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Timber Frame Joints

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This example illustrates a very common assembly in timber framing. That is when a post connects to a tie beam (a horizontal beam, perpendicular to the ridge, that resists the spreading force of the roof onto the walls) or a plate.

Cross Lap Joint Exploded Interior

Cross Lap Joint

Cross lap joints are a great solution when you want to create clean, continuous lines in a timber frame. The edges of the joint are completely flush, making it almost appear that the timbers are magically connected. To create a cross lap joint, you cut halfway through the width of both timbers that you are connecting , and they slide together into an extremely solid joint.

Under Squinted Stop Splayed Scarf Joint With Screws

Under Squinted Stop Splayed Scarf Joint With Screws

Often the length of a span in a timber frame is longer than the size of your lumber. That is when you will need to use a scarf joint to join two timbers together. There are many types of scarf joints, and this under squinted stop splayed scarf joint with screws is one of them.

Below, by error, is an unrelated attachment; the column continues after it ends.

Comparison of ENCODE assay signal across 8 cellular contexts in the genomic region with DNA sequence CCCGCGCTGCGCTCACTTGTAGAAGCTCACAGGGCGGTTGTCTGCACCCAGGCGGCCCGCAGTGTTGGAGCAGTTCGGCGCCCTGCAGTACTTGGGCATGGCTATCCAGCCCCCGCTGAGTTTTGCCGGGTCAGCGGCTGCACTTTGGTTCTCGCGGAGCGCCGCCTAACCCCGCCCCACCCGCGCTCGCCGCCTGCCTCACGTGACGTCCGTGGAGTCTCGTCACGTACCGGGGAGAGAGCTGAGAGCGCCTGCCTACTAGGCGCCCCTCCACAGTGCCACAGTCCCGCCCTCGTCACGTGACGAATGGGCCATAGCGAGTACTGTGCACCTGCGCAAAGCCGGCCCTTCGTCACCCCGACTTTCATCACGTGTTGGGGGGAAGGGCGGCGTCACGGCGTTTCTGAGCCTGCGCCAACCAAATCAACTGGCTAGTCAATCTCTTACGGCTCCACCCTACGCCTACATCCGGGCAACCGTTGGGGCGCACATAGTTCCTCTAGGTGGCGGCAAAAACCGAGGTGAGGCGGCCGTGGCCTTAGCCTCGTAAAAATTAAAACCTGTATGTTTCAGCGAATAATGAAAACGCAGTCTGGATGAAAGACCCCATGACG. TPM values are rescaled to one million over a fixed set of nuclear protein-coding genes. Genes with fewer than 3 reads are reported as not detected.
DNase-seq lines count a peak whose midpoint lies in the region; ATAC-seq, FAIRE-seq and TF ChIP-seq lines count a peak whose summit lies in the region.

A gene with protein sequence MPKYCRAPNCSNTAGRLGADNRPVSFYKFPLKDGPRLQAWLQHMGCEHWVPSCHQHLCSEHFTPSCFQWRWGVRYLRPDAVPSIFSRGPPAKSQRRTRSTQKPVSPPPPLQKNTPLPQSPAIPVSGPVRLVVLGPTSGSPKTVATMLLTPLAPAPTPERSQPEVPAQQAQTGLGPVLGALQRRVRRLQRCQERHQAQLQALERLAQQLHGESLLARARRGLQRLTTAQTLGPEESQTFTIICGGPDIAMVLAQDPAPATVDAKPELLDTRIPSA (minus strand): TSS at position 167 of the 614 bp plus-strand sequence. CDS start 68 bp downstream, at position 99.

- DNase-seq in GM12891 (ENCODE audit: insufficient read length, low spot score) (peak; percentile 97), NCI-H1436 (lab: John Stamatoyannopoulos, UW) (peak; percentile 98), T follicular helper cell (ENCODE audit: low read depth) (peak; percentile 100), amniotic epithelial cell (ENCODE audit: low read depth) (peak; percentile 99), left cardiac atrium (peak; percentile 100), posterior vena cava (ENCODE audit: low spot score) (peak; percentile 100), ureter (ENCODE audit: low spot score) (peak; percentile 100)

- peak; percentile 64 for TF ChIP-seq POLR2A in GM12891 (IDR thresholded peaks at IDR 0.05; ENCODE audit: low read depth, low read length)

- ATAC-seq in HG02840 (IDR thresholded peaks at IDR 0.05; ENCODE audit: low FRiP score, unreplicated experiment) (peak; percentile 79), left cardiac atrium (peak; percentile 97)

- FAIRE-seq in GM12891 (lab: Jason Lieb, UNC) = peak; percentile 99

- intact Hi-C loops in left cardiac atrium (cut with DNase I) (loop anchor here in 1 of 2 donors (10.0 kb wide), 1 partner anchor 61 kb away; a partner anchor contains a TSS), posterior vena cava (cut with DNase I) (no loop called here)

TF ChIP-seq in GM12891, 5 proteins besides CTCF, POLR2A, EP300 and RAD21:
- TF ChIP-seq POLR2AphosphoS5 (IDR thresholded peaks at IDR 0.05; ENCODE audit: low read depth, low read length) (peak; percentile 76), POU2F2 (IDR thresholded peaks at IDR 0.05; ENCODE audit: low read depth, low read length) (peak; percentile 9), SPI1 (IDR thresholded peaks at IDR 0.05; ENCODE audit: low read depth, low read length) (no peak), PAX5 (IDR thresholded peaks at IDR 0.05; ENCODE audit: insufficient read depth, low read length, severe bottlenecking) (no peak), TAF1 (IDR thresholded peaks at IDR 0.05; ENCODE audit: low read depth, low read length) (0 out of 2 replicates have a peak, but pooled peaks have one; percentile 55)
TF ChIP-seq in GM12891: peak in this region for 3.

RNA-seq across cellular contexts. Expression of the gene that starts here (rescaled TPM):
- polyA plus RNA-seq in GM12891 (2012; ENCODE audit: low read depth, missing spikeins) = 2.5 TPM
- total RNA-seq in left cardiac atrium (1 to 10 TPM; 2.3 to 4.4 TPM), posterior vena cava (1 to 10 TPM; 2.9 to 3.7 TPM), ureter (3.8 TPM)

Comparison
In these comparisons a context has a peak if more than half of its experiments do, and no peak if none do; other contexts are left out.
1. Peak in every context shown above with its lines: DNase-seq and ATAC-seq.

Under squinted Half Lap Joint

Under Squinted Half Lap Joint

The beauty of the simple lap joint is the ease in cutting it, as it is merely two timbers reduced to half of their thickness where they lap over each other. This provides a face-grain-to-face-grain joint with a good amount of connecting surface.

Under Squinted Stop Splayed Scarf Joint With Pegs

Under Squinted Stop Splayed Scarf Joint With Pegs

The scarf joint is indispensable in timber framing when you need to span a length greater than your lumber is long. The scarf joint enables you to join timbers end to end, and there are many variations of this type of joint. In this under squinted stop splayed scarf joint with pegs,

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